By Joar Kvamsås
When a rocket belonging to Elon Musks’ Space X programme exploded upon launch in September of last year, it was a PR disaster. Not only did it cause the destruction of a $200 million satellite financed by Marc Zuckerberg that was meant to expand internet services in Africa, but Musk himself has gone out and called it the «toughest puzzle» the Space X programme has had to solve – a programme which ambition is to eventually develop affordable interplanetary travel between Earth and Mars.
Today, the idea of a rocket misfiring and exploding for unknown reasons appear deeply unsettling. NASA has given us the impression that launching rockets is an exact science, the purview of only the brightest minds of physics and engineering. In the public imagination, rocket science is seen as the ultimate achievement of modern physics; the practical application of an exact mathematical understanding of the laws of nature, put in use to explore the outer frontiers of our universe.
However, this conception of rocket science is a surprisingly recent one. By most accounts, modern rocket science originated with a small group of graduate students known as the ‘Rocket Boys’ working at Caltech in the 1930s. At the time, rocket science – or ‘rocketry’, as it was commonly known – was not regarded as a respectable scientific area of study. Toying around with explosive substances in the hope of launching objects into the air was an idea reserved for science fiction writers and lunatics. The Caltech group soon earned the nickname the ‘Suicide Club’, which became particularly popular once they were booted off campus after blowing up part of a university building in one of their experiments.
Getting thrown off the premises did not deter the group, however. Taken under the wing of renowned aeronautics professor Theodore von Karman, the group was soon allowed back on campus, before (after more explosive accidents) they were given their own premises consisting of tarpaper shacks, far from any valuable buildings. The Rocket Boys were given a space to fail, to fail spectacularly and loudly. And fail they did; through a series of mislaunches and explosions, the group used trial and error to explore the principles of rocket science that would one day be used to land people on the moon. By 1944, the group had attracted both interest and funding from the US Armed Forces, and had taken on the more respectable name the Rocket Propulsion Laboratory.
In accordance with the popular conception at the time, the Suicide Club was populated by its fair share of eccentric characters. Among these was the larger-than-life personality Jack Parsons, a high school drop-out and self-taught chemist who became a central figure in early rocket fuel research. He was recognised for his talents as an amateur rocket enthusiast and his expertise on powder explosives, the latter of which he enhanced by visiting industrial accidents to determine the cause of explosions. Parsons was also an avid occultist, and was in 1944 discharged from the Jet Propulsion Laboratories for his involvement in the Thelemite group Ordio Tempio Orientis. Having been ousted from the rocketry community after being accused of espionage during the 50’s McCarthyism, he died at age 37 from an explosion in his home laboratory. While his importance to the US rocketry programme was long downplayed, it has in later years been recognised in a series of biographies with titles such as Sex and Rockets and Strangle Angel: The Otherwordly Life of Jack Parsons.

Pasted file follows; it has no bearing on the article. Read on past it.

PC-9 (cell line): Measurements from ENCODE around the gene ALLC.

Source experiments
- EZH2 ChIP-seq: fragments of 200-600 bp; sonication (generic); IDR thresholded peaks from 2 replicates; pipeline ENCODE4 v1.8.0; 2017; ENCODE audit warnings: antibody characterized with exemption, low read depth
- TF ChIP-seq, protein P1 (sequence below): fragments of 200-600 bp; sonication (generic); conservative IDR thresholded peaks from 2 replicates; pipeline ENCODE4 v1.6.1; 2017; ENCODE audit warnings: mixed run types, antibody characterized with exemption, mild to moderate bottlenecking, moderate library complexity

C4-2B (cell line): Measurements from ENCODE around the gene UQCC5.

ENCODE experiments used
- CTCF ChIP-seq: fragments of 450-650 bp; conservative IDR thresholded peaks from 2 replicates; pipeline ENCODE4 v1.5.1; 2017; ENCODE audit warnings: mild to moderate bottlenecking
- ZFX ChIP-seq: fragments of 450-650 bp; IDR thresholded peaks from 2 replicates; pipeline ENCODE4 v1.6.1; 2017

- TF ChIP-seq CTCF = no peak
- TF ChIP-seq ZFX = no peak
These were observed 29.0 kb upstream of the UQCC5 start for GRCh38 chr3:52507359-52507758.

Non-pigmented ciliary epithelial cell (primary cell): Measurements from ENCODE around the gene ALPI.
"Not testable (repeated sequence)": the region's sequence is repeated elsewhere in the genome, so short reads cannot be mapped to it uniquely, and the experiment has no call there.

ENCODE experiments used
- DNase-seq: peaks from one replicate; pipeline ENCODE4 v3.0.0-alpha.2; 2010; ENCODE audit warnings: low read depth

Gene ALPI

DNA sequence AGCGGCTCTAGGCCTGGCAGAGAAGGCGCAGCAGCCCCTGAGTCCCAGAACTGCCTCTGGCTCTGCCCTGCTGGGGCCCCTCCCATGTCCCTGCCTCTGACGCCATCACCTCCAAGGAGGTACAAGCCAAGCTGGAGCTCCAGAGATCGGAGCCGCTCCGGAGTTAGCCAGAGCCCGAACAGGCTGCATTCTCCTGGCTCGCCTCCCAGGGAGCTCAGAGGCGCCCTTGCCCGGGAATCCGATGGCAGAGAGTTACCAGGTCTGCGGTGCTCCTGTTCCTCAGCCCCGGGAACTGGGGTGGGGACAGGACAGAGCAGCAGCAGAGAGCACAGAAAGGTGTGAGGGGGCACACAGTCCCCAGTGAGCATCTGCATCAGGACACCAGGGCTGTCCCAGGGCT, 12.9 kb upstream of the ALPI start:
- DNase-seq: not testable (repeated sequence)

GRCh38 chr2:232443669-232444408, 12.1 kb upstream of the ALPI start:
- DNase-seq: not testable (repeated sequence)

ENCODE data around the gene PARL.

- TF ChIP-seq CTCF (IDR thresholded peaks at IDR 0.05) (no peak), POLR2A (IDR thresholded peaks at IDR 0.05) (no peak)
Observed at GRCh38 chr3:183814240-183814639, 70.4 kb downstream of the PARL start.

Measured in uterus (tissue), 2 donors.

The story of Parsons and the Caltech Rocket Boys gives us some perspective the most recent developments of modern-day space travel. While Elon Musk’s dream of a colony on Mars seems like the works of science fiction now, the idea is nowhere near as outlandish as the idea of rocketpropelled travel was in the 1930s. And while it might seem far-fetched that interplanetary travel should spring from the dreams of an internet billionaire, Musk would certainly not be the most eccentric character to have a defining impact on human space travel. Lastly, failed attempts and unforeseen setbacks are an integral part of research and invention. And when you are researching rocketry, you should not be surprised to see those mistakes come in the form of great big explosions.